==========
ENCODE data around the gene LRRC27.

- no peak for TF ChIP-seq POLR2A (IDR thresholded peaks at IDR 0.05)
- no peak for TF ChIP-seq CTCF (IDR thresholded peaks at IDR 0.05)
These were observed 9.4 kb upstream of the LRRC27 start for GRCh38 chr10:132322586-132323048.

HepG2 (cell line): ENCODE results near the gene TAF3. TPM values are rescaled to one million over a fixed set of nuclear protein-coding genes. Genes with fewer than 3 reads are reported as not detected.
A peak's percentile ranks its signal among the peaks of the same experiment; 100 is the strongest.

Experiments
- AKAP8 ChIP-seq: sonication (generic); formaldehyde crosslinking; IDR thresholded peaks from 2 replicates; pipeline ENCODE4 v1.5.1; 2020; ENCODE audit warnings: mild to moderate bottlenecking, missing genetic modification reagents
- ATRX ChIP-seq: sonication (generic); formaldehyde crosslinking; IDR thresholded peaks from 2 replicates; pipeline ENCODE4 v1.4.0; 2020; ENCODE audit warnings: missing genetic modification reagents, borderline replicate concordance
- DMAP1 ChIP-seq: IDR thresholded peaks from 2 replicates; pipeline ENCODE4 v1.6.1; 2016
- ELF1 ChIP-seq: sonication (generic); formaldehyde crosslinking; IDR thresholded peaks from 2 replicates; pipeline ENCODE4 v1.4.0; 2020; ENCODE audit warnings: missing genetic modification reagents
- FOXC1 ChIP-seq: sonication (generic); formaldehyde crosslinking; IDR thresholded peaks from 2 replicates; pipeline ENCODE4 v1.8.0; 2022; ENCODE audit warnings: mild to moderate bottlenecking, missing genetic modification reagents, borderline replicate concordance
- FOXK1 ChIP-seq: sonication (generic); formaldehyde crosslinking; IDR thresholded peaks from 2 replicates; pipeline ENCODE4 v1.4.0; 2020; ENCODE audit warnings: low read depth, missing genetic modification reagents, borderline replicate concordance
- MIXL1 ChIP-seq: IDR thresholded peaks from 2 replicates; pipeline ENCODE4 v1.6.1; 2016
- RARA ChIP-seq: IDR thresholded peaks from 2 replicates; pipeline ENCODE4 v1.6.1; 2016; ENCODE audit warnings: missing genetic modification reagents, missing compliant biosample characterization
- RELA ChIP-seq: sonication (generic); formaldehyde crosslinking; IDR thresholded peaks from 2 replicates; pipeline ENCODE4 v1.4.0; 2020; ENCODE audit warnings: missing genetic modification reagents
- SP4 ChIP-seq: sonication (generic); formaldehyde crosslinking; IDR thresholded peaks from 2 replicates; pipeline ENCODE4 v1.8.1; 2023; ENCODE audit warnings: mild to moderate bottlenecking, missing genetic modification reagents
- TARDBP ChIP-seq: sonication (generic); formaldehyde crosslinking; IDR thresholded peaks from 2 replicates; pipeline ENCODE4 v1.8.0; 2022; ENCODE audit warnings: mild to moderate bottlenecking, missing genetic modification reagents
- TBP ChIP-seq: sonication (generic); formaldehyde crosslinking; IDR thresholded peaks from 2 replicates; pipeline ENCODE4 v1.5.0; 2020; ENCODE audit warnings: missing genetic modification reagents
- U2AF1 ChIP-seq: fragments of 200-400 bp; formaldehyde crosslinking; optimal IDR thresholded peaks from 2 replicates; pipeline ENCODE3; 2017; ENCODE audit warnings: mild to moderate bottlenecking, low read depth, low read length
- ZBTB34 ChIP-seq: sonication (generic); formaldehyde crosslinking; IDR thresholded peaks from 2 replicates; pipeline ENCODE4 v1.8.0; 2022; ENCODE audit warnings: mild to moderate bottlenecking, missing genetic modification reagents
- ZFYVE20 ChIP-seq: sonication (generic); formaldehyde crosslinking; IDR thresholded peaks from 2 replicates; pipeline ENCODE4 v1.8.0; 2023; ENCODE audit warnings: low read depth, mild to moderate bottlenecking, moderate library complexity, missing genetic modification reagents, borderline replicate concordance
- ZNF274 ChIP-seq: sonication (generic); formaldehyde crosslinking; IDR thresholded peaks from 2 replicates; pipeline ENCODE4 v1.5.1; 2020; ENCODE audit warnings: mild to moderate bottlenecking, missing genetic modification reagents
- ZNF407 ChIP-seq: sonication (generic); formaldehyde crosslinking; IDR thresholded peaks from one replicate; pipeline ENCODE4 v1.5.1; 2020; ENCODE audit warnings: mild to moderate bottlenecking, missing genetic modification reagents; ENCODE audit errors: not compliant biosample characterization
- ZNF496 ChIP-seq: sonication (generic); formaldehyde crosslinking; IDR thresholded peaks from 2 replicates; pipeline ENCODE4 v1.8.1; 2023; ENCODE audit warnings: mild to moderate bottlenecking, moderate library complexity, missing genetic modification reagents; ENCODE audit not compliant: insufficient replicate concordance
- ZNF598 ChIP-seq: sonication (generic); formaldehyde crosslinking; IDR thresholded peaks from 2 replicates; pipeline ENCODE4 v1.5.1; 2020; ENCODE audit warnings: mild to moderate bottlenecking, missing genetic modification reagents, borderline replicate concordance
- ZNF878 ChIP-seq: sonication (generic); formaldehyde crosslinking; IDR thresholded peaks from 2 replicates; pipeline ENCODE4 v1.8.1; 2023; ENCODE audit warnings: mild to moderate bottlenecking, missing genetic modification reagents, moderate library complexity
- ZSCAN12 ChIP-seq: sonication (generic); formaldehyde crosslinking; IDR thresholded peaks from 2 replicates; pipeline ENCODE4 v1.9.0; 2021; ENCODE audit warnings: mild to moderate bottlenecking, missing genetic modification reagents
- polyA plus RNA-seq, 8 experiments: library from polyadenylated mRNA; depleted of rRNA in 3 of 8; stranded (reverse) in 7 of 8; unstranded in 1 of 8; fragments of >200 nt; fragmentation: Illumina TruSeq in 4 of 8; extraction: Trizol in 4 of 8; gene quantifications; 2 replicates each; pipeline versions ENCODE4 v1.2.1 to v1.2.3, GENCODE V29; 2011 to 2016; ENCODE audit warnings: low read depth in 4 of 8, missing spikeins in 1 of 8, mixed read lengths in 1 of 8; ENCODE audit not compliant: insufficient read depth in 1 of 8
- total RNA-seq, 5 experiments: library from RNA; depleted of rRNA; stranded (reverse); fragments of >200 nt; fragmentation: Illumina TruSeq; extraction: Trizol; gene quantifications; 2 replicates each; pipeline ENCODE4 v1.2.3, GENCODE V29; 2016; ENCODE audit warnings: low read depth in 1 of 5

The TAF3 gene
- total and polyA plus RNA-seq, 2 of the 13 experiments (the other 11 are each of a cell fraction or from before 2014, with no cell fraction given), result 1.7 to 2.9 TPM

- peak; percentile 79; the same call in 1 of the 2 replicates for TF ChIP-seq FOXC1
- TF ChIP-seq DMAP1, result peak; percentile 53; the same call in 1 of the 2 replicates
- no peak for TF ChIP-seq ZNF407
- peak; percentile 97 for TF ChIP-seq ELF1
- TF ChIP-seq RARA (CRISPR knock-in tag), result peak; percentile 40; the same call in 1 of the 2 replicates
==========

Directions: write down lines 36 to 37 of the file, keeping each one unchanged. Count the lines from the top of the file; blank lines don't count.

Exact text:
- peak; percentile 97 for TF ChIP-seq ELF1
- TF ChIP-seq RARA (CRISPR knock-in tag), result peak; percentile 40; the same call in 1 of the 2 replicates